When Professor Church came out, the room filled with cheering and students stood up waving signs. If I can be permitted to state something obvious: the relationship between Church and the crowd is something I don’t see anywhere in pop culture or in life and that made it all the more powerful. I saw a professor in his 70’s, white and dressed in a suit, speaking in a muffled soft voice treated like a superstar by a mostly young, mostly brown crowd that sometimes cheered and sometimes snapped their fingers in response to a particular statement. That snapping response is something I’ve heard from spoken word audiences trained to stay relatively quiet so that the poet in front of them can continue unimpeded. So for the evening, Professor Church became a great white spoken word artist – you might call him the People’s Poet.
The visitor, Clegg, was granted the first 10 minute statement during the debate. Clegg’s points from my notes:
Affirmative action in admissions is a legal non-starter. The supreme court has rejected the argument that general racial discrimination is reason to admit somebody to school. ..Most people who get into school on racial preferences are middle class and not poor and even among the poor, you can not trace their poverty back to racism. On diversity: “The supreme court has bought this argument” for admission of minorities in to higher education. The trouble with diversity is it relies on stereotypes. It is saying that you can tell something about people’s backgrounds by seeing somebody’s skin color….
Seeing that his first 10 minutes were almost up, Clegg dropped all eloquence and rattled through what he considered the “costs” of a diversity policy in college admissions which he defined as “discriminating against people on the basis of race and ethnicity”, transcribed from my audio recording:
“It’s unfair. It’s divisive. It sets a bad precedent. It creates resentment. It stigmatizes people. It creates a victim mindset. It removes academic excellence It compromises the ethic and mission of the university. It creates pressure to lower grades and graduation standards.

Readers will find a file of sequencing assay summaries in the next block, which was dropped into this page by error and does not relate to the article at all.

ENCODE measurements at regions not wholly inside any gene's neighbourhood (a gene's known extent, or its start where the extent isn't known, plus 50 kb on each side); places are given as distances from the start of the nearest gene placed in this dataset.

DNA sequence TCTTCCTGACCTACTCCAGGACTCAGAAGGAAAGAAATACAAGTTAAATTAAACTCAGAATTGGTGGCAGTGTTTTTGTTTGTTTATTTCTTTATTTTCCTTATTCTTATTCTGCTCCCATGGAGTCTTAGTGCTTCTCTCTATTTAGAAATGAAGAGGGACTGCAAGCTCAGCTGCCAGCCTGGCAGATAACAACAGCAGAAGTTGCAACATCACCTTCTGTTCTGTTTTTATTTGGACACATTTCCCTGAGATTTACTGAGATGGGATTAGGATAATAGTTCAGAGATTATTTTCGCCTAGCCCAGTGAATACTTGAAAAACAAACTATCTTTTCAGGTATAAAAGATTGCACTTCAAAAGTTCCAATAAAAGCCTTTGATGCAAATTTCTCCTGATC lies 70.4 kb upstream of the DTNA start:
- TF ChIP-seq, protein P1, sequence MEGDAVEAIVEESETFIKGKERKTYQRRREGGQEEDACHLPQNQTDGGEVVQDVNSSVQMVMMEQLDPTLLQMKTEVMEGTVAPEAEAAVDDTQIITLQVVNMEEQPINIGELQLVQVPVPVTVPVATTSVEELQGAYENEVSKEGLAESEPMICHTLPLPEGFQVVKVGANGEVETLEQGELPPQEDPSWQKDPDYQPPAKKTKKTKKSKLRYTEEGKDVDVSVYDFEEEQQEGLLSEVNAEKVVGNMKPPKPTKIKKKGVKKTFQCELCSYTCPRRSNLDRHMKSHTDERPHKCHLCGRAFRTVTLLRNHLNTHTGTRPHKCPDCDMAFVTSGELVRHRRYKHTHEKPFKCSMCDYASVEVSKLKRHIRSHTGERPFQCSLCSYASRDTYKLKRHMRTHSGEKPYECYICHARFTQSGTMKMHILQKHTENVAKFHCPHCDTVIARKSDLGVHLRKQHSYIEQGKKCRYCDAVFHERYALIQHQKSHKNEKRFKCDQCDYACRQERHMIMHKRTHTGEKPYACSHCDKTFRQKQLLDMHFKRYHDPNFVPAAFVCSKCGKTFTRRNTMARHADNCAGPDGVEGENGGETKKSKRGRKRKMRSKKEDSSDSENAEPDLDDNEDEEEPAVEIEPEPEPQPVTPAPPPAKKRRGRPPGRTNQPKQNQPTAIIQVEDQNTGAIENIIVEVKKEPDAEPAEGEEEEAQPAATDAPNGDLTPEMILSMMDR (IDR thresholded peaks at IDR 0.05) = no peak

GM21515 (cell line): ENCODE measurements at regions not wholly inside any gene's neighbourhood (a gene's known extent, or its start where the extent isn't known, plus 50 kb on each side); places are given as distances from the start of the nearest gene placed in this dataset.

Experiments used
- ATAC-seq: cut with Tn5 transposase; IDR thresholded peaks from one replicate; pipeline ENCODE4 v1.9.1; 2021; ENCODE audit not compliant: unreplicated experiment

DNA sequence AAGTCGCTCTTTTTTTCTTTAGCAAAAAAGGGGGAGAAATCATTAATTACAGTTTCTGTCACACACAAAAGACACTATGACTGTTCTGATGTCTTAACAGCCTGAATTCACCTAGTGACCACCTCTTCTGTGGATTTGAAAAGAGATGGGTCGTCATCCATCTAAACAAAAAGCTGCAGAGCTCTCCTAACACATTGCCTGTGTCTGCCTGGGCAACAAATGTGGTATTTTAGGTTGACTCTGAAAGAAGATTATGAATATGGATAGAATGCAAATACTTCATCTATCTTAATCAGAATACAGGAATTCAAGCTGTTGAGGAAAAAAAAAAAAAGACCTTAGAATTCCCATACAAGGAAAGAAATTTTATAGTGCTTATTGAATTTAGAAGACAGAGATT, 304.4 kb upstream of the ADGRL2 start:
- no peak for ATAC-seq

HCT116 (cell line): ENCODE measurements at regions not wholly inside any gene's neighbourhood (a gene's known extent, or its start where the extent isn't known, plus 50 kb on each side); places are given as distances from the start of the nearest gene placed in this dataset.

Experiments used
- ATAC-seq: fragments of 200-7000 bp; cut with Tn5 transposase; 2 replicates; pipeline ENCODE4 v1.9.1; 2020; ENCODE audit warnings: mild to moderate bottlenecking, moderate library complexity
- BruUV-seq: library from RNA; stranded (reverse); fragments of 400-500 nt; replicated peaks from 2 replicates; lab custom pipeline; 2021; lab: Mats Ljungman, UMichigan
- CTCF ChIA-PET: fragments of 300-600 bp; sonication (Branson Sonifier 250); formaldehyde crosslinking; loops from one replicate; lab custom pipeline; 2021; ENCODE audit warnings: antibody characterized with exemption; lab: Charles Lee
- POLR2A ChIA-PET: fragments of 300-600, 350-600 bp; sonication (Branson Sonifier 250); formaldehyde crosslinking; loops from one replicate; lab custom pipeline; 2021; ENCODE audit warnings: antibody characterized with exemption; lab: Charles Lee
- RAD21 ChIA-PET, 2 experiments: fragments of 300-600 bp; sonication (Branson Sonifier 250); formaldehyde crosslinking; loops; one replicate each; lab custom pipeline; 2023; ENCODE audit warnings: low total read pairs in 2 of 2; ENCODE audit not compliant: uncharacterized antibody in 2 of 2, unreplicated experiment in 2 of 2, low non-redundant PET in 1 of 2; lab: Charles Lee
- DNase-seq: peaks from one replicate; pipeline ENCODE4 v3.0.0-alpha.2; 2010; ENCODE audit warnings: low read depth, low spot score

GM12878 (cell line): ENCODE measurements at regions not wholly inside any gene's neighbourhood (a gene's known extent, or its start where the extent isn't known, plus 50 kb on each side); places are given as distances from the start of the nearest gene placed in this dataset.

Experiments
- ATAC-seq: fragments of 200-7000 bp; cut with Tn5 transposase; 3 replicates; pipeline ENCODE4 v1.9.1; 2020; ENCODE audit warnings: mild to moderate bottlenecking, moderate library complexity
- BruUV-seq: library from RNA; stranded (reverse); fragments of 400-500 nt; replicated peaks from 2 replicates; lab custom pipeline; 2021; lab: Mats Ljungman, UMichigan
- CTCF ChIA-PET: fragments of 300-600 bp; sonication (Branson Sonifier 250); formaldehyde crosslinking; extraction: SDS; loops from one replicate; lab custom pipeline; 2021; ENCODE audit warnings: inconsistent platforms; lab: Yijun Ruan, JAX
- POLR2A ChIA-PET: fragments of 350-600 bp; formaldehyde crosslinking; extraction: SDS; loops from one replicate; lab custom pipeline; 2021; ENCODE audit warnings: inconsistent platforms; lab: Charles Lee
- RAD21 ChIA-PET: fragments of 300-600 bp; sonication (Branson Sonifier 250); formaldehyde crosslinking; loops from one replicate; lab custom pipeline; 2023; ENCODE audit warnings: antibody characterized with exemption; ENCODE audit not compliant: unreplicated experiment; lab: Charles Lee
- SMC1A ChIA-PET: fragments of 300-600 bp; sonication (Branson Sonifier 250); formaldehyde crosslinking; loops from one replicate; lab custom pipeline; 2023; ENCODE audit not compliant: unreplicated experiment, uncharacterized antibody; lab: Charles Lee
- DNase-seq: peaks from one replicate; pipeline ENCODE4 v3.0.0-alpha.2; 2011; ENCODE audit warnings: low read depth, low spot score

It’s illegal. It mismatches individuals and institutions leading to guaranteed failure for some of the so-called beneficiaries.
[a woman in the crowd yelled “What?!”]
It papers over the real problems that we have in society for why the pipeline is so broken. It gets the government involved in the ugly game of determining which racial and ethnic groups do you favor and which ones do you discriminate against and how do you define how somebody is a member in each group?”
Professor Church then got his 10 minutes. My notes from his time: The issue is whether or not an admissions committee can take into account race and ethnicity, “from my point of view the answer to that is not only they may, but they must.” .. The declaration of independence of the United States declares that all men are created equal. “Affirmative action is an effort to make that realistic, not only historical.” He also referenced the 14th amendment to the constitution. which declares that no public body will deny anybody equal protection by the law. The crux of the argument is what does “equal” mean. Is it very technical such that equality remains skewed against groups divided by race.. “Or does it mean that groups which are distinguished by artificial characteristics like race or ethnicity should wind up being equally represented or equally treated, equally represented, in the system”